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Consider the maps $\mu:\mathbb{Z}→\mathbb{Z}$ and $\mu:\mathbb{Z}→\mathbb{Z}_2$. For example if I am asked to find the number of homomorphisms of $\mathbb{Z}$ into $\mathbb{Z}$, and of $\mathbb{Z}$ onto $\mathbb{Z}_2$, what do I have to do? I don't have idea here. Thanks.

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What kind of homomorphisms? Group homomorphisms and ring homomorphisms, for example, satisfy different conditions, so there are maps that are one but not the other. –  Henning Makholm Dec 28 '11 at 15:54
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@Junior: Presumably you meant $\mathbb{Z}_2$, not $\mathbb{Z}^2$, since you used the word "onto". Am I correct? –  Zev Chonoles Dec 28 '11 at 15:55
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A homomorphism $\mu: \mathbb{Z} \to G$ (where $G$ is a group) is uniquely determined by $\mu(1)$ (can you see why?). –  Pedro Milet Dec 28 '11 at 15:57
    
@Henning Makholm:group homomorphisms –  Junior II Dec 28 '11 at 15:58
    
@Zev:yes correct –  Junior II Dec 28 '11 at 16:02

2 Answers 2

This question isn't very well-posed, but luckily there's a general answer to your question. The following identities are easily verified

1) $$\text{Hom}(\mathbb{Z},\mathbb{Z})\cong\mathbb{Z}$$

2) When $n\geqslant2$ $$\text{Hom}(\mathbb{Z},\mathbb{Z}_n)\cong\mathbb{Z}_n$$

3) When $n\geqslant 2$ $$\text{Hom}(\mathbb{Z}_n,\mathbb{Z})\cong0$$

4) When $n,m\geqslant2$ $$\text{Hom}(\mathbb{Z}_n,\mathbb{Z}_m)\cong\mathbb{Z}_{(n,m)}$$

With this all in mind, and using the fact that $\text{Hom}$ and $\oplus$ (for finitely many groups) commute in both variables one can deduce that

$$\text{Hom}\left(\mathbb{Z}^r\times\mathbb{Z}_{\ell_1}\times\cdots\times\mathbb{Z}_{\ell_n},\mathbb{Z}^s\times\mathbb{Z}_{k_1}\times\cdots\times\mathbb{Z}_{k_m}\right)\cong\mathbb{Z}^{rs}\times\prod_{j=1}^{m}\mathbb{Z}_{k_j}^m\times\prod_{i=1}^{n}\prod_{j=1}^m\mathbb{Z}_{(\ell_i,k_j)}$$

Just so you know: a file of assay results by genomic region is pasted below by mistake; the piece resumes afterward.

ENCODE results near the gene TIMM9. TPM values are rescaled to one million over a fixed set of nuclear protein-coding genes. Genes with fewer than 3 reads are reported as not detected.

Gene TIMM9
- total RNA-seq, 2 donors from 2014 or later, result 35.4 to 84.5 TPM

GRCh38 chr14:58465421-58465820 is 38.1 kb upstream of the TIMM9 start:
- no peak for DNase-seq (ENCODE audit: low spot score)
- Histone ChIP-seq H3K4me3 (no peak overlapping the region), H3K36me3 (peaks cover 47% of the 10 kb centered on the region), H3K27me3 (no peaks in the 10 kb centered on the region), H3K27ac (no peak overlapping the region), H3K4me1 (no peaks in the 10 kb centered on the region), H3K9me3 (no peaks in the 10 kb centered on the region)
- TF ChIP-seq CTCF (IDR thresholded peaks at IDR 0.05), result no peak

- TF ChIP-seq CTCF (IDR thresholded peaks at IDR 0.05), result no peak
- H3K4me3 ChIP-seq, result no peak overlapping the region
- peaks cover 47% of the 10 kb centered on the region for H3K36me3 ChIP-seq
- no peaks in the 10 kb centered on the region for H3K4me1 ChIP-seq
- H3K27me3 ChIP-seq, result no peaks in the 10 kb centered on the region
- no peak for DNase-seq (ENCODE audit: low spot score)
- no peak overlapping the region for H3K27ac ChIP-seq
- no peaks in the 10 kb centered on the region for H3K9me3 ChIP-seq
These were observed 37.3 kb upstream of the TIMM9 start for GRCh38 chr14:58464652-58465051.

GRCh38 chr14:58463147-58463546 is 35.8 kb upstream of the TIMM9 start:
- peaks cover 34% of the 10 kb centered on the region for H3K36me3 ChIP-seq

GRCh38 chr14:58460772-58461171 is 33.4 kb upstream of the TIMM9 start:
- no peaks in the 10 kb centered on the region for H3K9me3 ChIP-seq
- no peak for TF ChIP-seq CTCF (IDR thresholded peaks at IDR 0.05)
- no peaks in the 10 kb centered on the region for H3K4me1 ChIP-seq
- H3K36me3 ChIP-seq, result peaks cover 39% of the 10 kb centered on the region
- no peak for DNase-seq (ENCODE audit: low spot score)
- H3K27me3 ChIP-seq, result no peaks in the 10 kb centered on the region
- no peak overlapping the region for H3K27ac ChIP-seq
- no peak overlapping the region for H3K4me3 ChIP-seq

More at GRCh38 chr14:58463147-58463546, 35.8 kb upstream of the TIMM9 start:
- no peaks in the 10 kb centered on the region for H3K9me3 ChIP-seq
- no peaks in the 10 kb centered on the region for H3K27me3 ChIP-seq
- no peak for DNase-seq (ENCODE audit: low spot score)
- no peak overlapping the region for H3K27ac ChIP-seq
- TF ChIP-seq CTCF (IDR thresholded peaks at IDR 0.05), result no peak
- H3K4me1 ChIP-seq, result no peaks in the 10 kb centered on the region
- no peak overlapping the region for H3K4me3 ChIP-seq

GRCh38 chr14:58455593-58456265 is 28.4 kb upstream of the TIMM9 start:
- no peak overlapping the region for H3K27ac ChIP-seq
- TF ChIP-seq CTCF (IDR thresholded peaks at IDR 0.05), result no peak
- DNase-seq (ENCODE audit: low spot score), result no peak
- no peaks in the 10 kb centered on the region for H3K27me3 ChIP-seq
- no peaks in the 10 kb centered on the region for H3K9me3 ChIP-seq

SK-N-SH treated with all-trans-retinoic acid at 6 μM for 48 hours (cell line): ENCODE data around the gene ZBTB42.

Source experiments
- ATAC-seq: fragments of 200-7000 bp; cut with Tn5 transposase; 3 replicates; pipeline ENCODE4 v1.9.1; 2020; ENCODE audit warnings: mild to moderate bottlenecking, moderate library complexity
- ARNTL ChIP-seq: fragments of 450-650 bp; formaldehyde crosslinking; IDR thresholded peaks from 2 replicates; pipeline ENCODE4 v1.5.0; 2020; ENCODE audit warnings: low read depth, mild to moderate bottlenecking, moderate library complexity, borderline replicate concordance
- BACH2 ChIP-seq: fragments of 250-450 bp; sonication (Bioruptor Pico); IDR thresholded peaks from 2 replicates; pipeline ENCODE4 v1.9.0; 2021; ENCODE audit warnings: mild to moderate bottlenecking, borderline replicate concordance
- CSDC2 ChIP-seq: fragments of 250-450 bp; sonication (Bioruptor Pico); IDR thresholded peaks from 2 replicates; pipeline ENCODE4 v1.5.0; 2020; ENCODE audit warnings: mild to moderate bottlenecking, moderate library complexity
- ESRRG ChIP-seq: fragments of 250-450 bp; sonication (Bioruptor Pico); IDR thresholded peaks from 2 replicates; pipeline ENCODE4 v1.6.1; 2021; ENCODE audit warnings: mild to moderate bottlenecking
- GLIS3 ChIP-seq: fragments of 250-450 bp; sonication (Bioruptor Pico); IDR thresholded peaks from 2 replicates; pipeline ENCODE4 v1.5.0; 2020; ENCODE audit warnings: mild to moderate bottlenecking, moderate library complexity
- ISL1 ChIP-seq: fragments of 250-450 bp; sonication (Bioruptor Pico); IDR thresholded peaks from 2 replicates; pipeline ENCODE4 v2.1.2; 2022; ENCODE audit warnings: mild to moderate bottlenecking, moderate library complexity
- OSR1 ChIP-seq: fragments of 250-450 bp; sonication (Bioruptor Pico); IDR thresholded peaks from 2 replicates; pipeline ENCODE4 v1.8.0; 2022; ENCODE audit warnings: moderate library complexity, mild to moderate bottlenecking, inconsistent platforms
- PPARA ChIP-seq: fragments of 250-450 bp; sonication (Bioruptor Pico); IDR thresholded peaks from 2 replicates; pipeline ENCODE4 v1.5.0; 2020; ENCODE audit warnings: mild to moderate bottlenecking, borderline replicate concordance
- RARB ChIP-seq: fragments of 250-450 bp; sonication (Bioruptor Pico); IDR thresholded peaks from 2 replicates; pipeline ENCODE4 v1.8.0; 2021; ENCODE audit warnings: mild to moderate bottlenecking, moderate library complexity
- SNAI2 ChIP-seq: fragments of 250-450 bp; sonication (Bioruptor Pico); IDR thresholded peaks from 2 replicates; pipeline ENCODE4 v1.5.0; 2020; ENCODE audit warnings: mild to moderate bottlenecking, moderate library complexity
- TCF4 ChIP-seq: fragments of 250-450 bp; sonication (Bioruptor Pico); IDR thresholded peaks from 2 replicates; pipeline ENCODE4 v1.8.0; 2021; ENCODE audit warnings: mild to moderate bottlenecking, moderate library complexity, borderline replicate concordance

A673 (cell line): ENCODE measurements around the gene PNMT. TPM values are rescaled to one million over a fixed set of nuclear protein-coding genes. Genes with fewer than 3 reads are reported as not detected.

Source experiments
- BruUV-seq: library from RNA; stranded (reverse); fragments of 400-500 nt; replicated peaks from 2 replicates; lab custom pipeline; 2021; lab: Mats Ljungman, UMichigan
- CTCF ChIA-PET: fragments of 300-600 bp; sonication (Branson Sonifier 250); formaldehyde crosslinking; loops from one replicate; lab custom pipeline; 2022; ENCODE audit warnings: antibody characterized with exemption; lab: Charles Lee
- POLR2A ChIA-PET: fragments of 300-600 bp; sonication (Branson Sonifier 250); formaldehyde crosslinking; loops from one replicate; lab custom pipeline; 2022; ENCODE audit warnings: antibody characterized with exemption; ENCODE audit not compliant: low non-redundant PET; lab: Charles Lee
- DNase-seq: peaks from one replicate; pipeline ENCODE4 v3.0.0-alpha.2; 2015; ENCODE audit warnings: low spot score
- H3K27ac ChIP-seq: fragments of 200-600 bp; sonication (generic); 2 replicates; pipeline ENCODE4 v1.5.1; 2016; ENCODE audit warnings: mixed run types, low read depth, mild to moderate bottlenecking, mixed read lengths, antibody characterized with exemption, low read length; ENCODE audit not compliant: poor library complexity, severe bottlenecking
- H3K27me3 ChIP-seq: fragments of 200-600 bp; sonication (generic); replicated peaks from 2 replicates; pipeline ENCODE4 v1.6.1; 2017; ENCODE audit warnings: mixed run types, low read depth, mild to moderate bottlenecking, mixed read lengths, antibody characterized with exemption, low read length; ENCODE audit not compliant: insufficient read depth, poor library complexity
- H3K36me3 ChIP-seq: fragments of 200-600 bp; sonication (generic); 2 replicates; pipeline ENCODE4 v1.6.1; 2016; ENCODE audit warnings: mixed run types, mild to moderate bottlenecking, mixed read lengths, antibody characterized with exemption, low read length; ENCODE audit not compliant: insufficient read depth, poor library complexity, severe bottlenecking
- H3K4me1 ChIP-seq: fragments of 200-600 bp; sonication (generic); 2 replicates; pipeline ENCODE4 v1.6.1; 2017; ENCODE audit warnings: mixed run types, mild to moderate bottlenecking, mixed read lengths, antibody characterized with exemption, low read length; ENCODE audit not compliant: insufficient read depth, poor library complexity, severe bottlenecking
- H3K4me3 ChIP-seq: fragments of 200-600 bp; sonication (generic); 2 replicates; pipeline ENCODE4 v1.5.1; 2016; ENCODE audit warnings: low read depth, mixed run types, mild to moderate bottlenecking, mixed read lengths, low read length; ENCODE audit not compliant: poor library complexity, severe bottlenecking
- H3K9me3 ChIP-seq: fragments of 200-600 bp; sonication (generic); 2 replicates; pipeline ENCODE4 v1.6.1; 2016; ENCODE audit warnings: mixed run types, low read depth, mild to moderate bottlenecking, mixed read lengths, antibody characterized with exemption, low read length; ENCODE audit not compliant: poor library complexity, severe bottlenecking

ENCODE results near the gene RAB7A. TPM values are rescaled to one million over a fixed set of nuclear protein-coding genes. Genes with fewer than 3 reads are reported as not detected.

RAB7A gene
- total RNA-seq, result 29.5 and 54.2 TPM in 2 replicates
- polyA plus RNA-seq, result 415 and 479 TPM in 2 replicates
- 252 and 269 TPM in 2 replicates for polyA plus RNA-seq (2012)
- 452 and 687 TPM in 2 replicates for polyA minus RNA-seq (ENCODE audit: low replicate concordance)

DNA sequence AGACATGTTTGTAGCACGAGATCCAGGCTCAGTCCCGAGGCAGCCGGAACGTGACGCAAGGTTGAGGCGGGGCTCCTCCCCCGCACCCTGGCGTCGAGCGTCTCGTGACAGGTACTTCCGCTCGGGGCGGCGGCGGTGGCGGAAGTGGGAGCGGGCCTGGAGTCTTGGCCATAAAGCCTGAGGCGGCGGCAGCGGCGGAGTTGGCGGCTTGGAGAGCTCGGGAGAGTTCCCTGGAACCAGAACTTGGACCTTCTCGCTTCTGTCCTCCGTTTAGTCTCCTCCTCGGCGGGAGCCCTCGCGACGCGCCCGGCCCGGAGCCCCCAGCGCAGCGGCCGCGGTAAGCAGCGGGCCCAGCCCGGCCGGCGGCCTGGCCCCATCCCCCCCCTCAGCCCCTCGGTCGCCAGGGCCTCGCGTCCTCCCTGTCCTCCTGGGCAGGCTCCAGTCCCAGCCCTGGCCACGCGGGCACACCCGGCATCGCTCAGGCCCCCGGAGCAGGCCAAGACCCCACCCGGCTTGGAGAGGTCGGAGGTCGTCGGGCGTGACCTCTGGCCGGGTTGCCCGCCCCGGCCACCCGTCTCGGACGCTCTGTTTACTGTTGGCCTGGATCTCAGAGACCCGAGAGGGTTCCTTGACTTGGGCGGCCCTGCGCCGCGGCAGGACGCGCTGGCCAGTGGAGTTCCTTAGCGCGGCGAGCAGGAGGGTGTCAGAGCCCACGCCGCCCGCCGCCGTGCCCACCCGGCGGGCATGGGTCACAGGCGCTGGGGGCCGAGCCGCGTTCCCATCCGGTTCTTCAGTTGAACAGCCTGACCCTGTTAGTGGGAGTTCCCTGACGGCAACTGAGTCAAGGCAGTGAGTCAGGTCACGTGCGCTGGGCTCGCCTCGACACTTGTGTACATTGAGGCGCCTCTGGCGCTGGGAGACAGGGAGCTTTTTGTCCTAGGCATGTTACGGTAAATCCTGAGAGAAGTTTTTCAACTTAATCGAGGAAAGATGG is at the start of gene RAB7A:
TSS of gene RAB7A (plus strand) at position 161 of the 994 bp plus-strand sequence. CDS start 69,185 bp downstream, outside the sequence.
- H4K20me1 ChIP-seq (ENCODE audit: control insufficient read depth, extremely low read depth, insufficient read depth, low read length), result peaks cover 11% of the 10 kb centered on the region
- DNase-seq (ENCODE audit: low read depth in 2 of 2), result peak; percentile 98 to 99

Of course, this gives you a theoretical way to find the Hom group between any two finitely generated abelian groups, as well.

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A group homomorphism $f:\mathbb{Z}\to R$ from $\mathbb{Z}$ to any commutative ring $R$ is determined by the image of $1$ since $f(n)=n f(1)$. If $f$ is required to be a ring homomorphism, we know $f(1)=1$, so there is only one homomorphism at all. This property means that $\mathbb{Z}$ is the "initial object" in the category of rings.

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Dear rattle: I think that $$\sum_{i=1}^{-1}\ f(1)$$ is equal to $0$, not to $-f(1)$. –  Pierre-Yves Gaillard Dec 28 '11 at 16:12
    
what to do if it is a group homomorphism? –  Junior II Dec 28 '11 at 16:21
    
@Pierre-Yves : I believe somehow rattle meant $nf(1)$ but just didn't state his point right. –  Patrick Da Silva Dec 28 '11 at 17:02
    
Dear @PatrickDaSilva: Thanks for your comment! It looks quite convincing to me. –  Pierre-Yves Gaillard Dec 28 '11 at 17:44
    
You guys were right of course. Sorry for the confusion there. Fixed it. –  Jesko Hüttenhain Dec 28 '11 at 20:07

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